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Old 01-15-2019, 03:06 PM   #1
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First time framing


Hi,
I'm new and first time framing. I'm stick framing, bottom then top plates first then studs after, all walls are non-load bearing. Questions:

1. Should both top and bottom plates be always on the same length? Meaning should they always align and not overlap the next opposite bottom(if top) or top(if bottom) plates? I had a part where 1 top plate was long and the last stud had to be nailed to the next bottom plate.

2. Should I always put a stud on then end(also on the first just beside it) of the top plate even if this is a non load bearing wall?

3. I have a long wall with a break (water meter/pipes) just 5 ft from the start of the wall, after the break, the wall goes straight to the other end. I'm planning to enclose that part in a closet. Is it ok if the 16' oc spacing breaks after the closet space?
illustration:
(a)- 16 - 16 - 16(b) - | closet | -16(c) - 16 - 16 - 16 .... (d)
From b to c, did not meet the 16 oc spacing.

Thanks.
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Old 01-15-2019, 03:16 PM   #2
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Re: First time framing


Quote:
Originally Posted by deepsweech View Post
Hi,
I'm new and first time framing. I'm stick framing, bottom then top plates first then studs after, all walls are non-load bearing. Questions:

1. Should both top and bottom plates be always on the same length? Meaning should they always align and not overlap the next opposite bottom(if top) or top(if bottom) plates? I had a part where 1 top plate was long and the last stud had to be nailed to the next bottom plate.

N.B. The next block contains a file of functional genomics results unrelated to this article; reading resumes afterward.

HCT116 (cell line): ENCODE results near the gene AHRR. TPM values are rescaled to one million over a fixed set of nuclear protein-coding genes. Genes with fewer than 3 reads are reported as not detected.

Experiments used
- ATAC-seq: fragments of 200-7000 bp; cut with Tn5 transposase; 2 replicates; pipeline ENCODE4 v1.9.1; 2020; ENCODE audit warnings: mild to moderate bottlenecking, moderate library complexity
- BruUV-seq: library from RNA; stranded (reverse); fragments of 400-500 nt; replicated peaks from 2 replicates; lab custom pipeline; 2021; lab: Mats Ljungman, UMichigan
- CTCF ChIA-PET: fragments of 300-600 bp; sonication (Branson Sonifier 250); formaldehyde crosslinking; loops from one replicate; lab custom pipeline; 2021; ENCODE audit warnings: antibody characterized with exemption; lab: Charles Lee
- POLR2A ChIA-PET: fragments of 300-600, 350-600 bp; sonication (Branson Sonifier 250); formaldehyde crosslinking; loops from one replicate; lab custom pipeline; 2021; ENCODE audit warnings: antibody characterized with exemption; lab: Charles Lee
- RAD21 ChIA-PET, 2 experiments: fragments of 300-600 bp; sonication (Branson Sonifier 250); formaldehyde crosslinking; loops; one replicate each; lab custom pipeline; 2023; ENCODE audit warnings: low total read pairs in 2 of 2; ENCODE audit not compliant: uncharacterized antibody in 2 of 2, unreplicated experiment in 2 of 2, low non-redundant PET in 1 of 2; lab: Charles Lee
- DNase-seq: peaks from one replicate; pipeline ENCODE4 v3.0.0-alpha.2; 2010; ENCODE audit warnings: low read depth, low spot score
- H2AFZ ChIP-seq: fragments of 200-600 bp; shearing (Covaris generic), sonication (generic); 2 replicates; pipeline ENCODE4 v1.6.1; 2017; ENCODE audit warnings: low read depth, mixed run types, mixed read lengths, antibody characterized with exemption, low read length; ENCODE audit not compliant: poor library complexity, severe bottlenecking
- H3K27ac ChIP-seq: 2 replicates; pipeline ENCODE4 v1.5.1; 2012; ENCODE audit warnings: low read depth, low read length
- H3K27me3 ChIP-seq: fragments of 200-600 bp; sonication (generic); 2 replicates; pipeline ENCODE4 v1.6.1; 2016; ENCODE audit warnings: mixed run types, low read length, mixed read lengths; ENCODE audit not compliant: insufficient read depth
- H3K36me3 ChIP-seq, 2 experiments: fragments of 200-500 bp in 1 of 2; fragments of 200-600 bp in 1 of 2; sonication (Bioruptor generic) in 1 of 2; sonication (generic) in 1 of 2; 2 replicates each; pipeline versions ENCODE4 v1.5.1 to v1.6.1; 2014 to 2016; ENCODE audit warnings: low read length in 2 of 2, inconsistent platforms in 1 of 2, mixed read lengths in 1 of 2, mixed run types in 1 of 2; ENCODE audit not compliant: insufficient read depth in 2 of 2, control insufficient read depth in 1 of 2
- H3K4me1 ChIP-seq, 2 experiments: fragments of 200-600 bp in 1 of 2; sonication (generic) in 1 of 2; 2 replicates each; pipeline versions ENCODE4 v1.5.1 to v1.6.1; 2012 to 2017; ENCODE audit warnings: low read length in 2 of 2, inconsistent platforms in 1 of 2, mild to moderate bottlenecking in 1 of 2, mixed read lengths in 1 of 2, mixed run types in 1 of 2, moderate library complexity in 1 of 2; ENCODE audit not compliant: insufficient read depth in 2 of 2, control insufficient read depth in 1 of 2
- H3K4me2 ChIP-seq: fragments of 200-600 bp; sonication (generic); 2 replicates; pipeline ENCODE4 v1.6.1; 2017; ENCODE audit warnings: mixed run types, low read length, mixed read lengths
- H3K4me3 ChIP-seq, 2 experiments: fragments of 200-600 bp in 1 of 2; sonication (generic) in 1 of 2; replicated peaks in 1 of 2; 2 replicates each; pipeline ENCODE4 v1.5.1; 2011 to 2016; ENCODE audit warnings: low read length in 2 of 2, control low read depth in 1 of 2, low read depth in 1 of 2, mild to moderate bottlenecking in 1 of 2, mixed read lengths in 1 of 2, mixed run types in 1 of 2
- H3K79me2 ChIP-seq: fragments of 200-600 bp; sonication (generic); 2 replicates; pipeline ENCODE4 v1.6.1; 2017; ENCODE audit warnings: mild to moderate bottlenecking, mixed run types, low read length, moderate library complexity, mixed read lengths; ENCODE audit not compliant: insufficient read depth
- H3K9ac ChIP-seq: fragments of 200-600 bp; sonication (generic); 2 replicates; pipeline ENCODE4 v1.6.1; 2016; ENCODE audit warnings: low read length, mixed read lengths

2. Should I always put a stud on then end(also on the first just beside it) of the top plate even if this is a non load bearing wall?

3. I have a long wall with a break (water meter/pipes) just 5 ft from the start of the wall, after the break, the wall goes straight to the other end. I'm planning to enclose that part in a closet. Is it ok if the 16' oc spacing breaks after the closet space?
illustration:
(a)- 16 - 16 - 16(b) - | closet | -16(c) - 16 - 16 - 16 .... (d)
From b to c, did not meet the 16 oc spacing.

Thanks.
Are you doing basement, exterior wall inside basement or what?
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Old 01-15-2019, 03:29 PM   #3
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Re: First time framing


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Originally Posted by Nealtw View Post
Are you doing basement, exterior wall inside basement or what?
Sorry for missing some info. I'm doing my basement. Poured concrete, all 4 walls. I already covered all sides with 2'' xps foam and now started framing the exterior wall inside.
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Old 01-15-2019, 03:37 PM   #4
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Re: First time framing


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Originally Posted by deepsweech View Post
Sorry for missing some info. I'm doing my basement. Poured concrete, all 4 walls. I already covered all sides with 2'' xps foam and now started framing the exterior wall inside.
Did you fire stop the top of the insulation against the wall?
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Old 01-15-2019, 03:42 PM   #5
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Re: First time framing


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Did you fire stop the top of the insulation against the wall?
I will put firestops against the XPS foam, not the concrete wall. Town said it is ok.
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Old 01-15-2019, 03:47 PM   #6
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Re: First time framing